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The Politics of Covid-19 Mortality

Can theories from political science and related disciplines help explain and predict cross-national patterns in Covid-19 deaths? In a new project, a team from the Institutions and Political Inequality Research Unit and UC Riverside explores how country and government features relate to Covid-19 mortality. They find that over time, measures of institutional and interpersonal trust become powerful predictors of the distribution of Covid-19 deaths. In particular, deaths are fewer in countries where people report higher trust in government, and in countries with higher levels of interpersonal trust.

“Patterns are still in flux!”, says Alexandra Scacco, one of the working paper’s co-authors. Researchers will need to continuously re-analyze available data in order to learn more about what affects mortality, while reflecting on what counts as a Covid-19-induced death in the first place. This is why Scacco is now launching a project that challenges scholars to build statistical models predicting Covid-19 mortality together with Miriam A. Golden of the European University Institute based on the existing data.

With the Covid-19 pandemic evolving rapidly, results continue to change over time. For example, demographic features such as the age of a country’s population have become less important, while measures of state capacity - such as a composite measure of government effectiveness - have become more important over time. The researchers were also struck by how little political institutions and political priorities mattered, relative to factors such as state capacity or trust in government. It seems that while demographic and health predictors were very important at early stages of the pandemic, measures of government effectiveness and institutional trust are becoming more powerful predictors of the distribution of Covid deaths over time.

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22 December 2020 / fjb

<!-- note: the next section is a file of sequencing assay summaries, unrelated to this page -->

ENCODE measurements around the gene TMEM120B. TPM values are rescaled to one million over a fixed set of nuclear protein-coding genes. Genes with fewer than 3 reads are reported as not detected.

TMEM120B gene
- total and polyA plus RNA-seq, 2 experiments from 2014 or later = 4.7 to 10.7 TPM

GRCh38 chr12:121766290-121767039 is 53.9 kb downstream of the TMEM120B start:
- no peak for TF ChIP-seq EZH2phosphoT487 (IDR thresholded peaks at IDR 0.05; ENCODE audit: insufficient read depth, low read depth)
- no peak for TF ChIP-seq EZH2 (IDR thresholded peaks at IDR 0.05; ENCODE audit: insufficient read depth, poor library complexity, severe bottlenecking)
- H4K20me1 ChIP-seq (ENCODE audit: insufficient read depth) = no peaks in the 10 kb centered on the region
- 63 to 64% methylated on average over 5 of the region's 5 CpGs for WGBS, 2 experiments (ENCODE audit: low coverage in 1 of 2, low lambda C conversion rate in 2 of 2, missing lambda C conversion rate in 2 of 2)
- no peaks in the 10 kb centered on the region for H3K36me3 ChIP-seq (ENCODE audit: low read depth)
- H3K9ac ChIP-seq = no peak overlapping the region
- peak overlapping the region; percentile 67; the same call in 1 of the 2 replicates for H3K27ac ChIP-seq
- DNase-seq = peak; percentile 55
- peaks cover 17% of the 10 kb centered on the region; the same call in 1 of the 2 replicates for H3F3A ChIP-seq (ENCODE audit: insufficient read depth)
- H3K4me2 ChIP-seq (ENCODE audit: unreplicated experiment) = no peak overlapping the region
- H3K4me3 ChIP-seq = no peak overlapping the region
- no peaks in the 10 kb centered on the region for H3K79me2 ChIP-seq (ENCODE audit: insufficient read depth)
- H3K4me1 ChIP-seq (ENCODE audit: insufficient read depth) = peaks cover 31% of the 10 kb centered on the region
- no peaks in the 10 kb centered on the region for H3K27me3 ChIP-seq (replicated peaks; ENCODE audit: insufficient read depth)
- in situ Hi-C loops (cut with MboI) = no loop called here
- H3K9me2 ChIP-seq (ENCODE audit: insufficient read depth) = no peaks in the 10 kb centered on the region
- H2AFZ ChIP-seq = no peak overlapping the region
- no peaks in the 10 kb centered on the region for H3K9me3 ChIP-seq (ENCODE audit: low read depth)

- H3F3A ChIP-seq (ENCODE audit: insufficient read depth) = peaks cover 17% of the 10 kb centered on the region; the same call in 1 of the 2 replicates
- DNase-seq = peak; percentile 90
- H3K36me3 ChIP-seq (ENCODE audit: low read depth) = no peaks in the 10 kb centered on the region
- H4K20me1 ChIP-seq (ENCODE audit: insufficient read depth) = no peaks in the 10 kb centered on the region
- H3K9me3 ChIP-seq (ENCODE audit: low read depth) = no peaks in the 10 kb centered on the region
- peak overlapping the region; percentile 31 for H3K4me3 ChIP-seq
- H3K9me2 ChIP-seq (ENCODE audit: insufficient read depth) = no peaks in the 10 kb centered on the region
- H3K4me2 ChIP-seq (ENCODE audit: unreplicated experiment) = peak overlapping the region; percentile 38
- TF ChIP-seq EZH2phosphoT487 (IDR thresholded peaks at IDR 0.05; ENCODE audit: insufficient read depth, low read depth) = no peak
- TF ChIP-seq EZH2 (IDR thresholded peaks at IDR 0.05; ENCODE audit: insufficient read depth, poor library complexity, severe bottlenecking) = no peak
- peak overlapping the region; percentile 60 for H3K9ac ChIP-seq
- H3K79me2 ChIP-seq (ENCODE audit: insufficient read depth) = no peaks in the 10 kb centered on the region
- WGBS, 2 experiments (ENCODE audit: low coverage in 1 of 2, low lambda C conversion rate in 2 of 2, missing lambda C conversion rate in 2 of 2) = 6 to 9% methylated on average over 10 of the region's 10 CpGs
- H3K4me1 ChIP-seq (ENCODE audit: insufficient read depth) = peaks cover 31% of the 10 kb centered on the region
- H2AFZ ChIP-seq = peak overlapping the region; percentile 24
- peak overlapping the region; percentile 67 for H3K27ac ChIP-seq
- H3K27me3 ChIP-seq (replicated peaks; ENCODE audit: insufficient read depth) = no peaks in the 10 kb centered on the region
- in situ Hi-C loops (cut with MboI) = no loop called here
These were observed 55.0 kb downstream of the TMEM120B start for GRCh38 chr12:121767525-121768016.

Working Paper:

The COVID-19 Model Challenges

The team is currently reaching out to social scientists around the globe to solve the puzzle of how political and social features of countries relate to cumulative COVID-19 deaths: Does democracy save lives? Do female political leaders respond more effectively to public health crises? Are ethnically diverse societies more vulnerable to COVID-19?

The challenge asks scholars to build their own statistical models that predict future COVID-19 mortality across and within select countries (Mexico, India, USA). The idea is to crowdsource ideas and for scholars to work with the data assembled so far (see Dashboard).

Data Quality:

The aim was to find quality data for as many countries as possible. But even then, there was certainly variation in data quality across measures. For example, inequality data is often of mixed quality.


For the June 2021 analysis, the team plans to utilize an alternative type of data.


"Excess mortality" data has the advantage of not requiring attribution of deaths to Covid-19. Unless there are large-scale shocks that coincide with the period of the pandemic, such as an earthquake or a famine, the excess deaths measure offers a good estimate when compared against historical averages.

The Institutions and Political Inequality Research Unit at WZB focuses on the political economy of social and political inequality.

Follow the team on Twitter:

@alex_scacco | @dadakim | @maqartan | @cmbosancianu | @sampskc | @hannohilbig | @nils_lieber